Remembering veterans advocate Gene Salay

Korean War Memorial, Washington

The Korean War Memorial in Washington

It was heartwarming to see more than a hundred people show up Sunday at the Lehigh County Government Center in Allentown for a tribute to the late Gene Salay.

Gene was a Korean War POW and longtime director of veterans affairs for the county — and my good friend. The tribute, coming four months after his death on June 24 at age 78, was sponsored by the new Military Nursing Corps of Pennsylvania, VFW Post 12099 of Lehigh County. Gene was a founder of the post, along with Wendall Phillips and Joe Zeller. On Sunday, Wendall offered a prayer and Joe was master of ceremonies.

A number of people who knew Gene spoke movingly about his kindness and dedication to veterans.

I also had a role in this ceremony. Joe had asked me to be the speaker, based on an interview I had with Gene in 2003 that was published in The Morning Call on the 50th anniversary of the end of the fighting in Korea. In my talk, I read parts of the story.      

Here is what I said: 

As an editor at The Morning Call, I had occasional brief phone contact with Gene in the early ’90s when he was director of veterans affairs for Lehigh County.

The first time we had a real conversation, I called to ask him how I could get records about my cousin Nicky, an Army helicopter pilot who was killed in Vietnam. I remember the call distinctly, not because of what Gene told me, but because of his manner.

I hang up and think: What a good guy. Helpful. Patient. Friendly. We’d never met face to face and he called me his buddy.

“Hey buddy.”

I would get used to hearing that.

Gene grew up south Bethlehem. When he was 14, he was caddying for Bethlehem Steel Chairman Eugene Grace, one of the most powerful men on the planet. If Mr. Grace wanted to golf and Gene was in school, no problem. Gene was pulled out of Broughal Junior High and sent to Saucon Valley Country Club to hit the course with the boss.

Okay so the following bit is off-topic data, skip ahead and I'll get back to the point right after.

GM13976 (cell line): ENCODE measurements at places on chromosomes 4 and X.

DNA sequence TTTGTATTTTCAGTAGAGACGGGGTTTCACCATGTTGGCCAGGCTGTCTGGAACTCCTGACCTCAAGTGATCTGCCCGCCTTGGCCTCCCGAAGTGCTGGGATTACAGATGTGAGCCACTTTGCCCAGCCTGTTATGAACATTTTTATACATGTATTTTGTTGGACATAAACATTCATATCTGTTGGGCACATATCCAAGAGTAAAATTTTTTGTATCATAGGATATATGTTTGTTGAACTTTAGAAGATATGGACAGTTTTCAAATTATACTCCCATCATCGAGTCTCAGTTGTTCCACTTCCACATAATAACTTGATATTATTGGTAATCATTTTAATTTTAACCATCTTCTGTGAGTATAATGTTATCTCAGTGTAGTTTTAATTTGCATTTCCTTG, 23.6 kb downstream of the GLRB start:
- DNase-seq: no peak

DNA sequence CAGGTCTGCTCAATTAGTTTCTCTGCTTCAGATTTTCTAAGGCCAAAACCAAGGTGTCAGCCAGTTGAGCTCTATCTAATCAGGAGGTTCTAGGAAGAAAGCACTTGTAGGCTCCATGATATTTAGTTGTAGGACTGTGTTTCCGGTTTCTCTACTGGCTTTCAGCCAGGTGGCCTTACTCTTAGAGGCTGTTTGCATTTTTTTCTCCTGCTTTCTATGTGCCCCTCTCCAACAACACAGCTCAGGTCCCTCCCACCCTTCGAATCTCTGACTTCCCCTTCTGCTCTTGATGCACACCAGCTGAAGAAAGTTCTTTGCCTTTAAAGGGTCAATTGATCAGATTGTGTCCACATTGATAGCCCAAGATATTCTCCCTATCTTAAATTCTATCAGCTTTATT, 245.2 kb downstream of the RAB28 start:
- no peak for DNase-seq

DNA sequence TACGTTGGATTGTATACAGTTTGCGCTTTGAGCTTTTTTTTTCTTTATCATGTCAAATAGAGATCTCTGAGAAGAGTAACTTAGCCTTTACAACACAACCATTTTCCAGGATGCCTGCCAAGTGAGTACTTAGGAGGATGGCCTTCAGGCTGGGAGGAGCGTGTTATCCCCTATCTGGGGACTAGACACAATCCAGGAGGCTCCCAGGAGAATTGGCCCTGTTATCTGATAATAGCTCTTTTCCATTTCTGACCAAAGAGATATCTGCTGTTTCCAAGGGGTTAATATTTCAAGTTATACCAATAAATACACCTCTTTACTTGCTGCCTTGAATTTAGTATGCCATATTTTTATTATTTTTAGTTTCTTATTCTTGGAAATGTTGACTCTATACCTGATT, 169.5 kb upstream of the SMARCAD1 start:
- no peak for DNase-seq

In 1950, Gene started working at The Steel, first in the sintering plant and then in the electrical repair gang. Two years later, he joined the Army. He went to Korea and in 1953 got caught up in the last communist offensive of the war, just two weeks before the armistice.

I’d known he had been a POW and had a bullet lodged near his heart. From time to time, I asked him to let me do a story on his experiences, but he always answered with a polite, firm “no.” Instead he steered me to interview other veterans he felt deserved to have their stories told. One of them is here, Bob Serafin.

In 2003, I wanted to do a story marking the 50th anniversary of the end of the fighting in the Korean War. I wanted to interview Gene, but he again declined. He wrote in an e-mail:

“I am unable to go through with your request of me. I’ve had nightmares thinking about it. I am very emotional. I break down very easily. When I think about certain of my experiences, I’m a wreck for days. And I think about my experiences every day of my life. ..To see my story in print for others to see as well, I am afraid I would be incapable of handling it.”

Two days later he softened. He had spoken with Ellie about it – Ellie, who would be with him for a total of 56 years – and she convinced him that he should talk about his war experiences for publication.

“Please try to put up with my head,” he e-mailed me. “I’ll give serious thought to the scenario surrounding my capture, and begin making some notes for your edification.”

Soon after that, Gene and I sat down together and the story took shape.

In July 1953, when he was 21, Gene was a PFC assigned to the Capital ROK Division – ROK meaning Republic of Korea, the formal name for South Korea. He was wounded and taken prisoner during the Battle of the Kumsong River Salient.

I’d like to read parts of his story to you.

“We were posted on a hillside at Kumhwa, near the border with North Korea. Division headquarters was three or four miles behind us.

“For the most part, it was a static war.